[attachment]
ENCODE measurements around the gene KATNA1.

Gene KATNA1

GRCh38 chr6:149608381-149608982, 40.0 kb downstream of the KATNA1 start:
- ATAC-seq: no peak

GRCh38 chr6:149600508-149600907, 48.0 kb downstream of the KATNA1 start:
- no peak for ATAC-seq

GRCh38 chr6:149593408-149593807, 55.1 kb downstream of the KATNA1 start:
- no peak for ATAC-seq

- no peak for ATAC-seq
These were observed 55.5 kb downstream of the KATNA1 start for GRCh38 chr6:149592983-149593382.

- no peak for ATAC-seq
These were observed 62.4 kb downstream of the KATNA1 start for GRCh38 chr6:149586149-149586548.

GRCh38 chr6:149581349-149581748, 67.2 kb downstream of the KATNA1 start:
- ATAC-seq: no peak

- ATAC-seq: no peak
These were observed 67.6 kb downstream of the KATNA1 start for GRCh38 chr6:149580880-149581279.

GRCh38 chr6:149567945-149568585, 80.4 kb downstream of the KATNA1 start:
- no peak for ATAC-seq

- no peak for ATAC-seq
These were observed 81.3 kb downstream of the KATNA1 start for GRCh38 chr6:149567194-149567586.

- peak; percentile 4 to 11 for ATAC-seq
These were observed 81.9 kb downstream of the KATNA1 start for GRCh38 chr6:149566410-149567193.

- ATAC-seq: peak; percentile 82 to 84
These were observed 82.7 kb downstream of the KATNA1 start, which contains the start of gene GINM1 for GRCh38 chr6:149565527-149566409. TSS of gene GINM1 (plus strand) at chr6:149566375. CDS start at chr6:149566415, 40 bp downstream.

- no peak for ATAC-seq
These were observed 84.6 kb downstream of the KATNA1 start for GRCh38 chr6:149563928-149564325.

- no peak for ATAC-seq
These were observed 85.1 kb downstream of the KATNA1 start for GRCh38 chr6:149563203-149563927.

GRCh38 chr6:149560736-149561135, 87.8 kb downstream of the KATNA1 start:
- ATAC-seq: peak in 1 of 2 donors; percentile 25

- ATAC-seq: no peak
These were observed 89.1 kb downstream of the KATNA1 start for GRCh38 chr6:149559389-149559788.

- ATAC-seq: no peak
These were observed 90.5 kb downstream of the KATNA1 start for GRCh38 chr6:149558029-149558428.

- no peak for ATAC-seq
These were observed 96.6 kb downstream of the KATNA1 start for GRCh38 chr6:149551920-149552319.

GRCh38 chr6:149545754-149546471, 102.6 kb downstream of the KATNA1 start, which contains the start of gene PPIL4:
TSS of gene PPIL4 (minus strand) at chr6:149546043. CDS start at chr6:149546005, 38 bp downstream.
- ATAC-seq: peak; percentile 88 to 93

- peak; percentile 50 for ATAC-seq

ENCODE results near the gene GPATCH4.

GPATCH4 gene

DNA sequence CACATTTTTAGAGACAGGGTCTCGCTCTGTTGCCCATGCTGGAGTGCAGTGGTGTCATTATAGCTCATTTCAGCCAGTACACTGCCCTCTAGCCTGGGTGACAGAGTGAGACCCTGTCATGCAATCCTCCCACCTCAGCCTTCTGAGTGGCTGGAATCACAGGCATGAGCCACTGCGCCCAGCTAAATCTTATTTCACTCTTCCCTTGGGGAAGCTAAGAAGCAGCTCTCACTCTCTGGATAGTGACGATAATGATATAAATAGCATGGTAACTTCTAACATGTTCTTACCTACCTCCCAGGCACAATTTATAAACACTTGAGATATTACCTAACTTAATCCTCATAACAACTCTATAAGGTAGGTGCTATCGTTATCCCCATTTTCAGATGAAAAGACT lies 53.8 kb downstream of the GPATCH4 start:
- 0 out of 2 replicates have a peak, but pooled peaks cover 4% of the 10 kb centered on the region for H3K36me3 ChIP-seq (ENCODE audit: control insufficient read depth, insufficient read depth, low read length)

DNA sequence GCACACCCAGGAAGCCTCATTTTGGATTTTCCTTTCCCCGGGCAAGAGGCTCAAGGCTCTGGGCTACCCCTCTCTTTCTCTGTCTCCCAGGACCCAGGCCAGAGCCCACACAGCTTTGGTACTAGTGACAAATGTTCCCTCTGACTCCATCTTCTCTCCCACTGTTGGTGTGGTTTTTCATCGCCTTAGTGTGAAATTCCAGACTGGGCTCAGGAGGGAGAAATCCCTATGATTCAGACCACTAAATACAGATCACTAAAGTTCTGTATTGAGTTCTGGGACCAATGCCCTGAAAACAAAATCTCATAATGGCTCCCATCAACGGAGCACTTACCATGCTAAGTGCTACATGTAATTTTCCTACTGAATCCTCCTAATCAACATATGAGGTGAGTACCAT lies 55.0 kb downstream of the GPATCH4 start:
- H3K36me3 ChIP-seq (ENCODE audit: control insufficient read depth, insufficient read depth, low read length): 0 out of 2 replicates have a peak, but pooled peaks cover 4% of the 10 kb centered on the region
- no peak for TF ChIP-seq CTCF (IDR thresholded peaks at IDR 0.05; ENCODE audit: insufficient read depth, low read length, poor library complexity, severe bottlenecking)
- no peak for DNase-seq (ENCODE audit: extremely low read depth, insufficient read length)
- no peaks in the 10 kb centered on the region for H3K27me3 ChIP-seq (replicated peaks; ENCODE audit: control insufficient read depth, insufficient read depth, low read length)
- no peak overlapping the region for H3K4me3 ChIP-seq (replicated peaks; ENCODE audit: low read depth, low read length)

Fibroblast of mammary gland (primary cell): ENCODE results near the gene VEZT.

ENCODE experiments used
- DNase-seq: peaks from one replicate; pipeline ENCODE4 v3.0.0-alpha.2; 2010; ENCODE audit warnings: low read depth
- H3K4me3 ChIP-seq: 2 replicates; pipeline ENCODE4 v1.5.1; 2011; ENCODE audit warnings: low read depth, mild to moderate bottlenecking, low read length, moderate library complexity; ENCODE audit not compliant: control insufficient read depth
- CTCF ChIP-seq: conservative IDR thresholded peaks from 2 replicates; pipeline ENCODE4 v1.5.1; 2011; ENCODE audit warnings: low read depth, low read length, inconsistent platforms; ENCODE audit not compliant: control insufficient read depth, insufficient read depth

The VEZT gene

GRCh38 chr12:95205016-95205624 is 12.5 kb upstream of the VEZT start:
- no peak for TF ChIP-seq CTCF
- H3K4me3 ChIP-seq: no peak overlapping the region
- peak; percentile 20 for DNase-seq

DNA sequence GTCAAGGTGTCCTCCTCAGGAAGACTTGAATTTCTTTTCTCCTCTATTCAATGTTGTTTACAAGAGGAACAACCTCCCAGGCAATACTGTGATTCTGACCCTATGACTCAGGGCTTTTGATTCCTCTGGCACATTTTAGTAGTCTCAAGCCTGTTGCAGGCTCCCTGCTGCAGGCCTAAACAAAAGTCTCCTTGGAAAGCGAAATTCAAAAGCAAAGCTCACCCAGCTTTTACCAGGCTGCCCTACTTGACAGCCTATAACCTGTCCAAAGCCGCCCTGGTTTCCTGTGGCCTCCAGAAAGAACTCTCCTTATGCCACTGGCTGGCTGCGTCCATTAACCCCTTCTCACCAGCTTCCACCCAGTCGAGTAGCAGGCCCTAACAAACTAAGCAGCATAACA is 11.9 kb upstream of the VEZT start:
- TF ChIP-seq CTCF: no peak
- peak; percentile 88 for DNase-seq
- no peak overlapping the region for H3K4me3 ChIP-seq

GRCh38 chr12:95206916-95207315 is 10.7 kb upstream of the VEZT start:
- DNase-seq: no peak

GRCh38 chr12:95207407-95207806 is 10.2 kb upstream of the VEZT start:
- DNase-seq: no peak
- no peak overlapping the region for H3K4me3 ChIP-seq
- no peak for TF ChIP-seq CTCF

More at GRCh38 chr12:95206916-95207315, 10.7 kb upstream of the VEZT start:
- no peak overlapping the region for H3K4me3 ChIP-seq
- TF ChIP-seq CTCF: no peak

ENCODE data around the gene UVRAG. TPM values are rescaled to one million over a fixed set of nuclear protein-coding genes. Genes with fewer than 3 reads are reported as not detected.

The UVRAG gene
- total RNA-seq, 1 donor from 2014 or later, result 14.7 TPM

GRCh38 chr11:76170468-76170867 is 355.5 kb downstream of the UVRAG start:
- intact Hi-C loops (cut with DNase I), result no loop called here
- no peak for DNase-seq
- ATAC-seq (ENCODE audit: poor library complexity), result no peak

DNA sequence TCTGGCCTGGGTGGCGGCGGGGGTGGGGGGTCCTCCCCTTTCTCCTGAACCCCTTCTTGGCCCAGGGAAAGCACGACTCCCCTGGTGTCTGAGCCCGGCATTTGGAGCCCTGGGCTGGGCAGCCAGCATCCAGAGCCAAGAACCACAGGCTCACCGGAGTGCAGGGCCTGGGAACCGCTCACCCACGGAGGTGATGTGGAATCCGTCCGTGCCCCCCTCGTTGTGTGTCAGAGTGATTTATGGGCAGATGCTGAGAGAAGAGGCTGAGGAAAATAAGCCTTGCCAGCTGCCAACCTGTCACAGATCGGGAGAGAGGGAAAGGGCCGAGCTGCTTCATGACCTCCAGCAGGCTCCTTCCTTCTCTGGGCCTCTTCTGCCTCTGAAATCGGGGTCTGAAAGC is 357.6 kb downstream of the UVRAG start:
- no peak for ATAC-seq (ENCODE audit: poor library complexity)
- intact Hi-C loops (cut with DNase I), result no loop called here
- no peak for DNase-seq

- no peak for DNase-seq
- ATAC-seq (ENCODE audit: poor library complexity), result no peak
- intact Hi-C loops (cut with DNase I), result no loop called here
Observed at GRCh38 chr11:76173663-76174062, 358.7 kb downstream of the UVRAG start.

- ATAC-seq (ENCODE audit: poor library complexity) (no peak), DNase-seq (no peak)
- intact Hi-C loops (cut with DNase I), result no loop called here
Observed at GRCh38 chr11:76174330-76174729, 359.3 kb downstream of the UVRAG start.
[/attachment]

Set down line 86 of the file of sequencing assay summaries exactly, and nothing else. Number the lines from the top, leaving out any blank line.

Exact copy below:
- ATAC-seq (ENCODE audit: poor library complexity), result no peak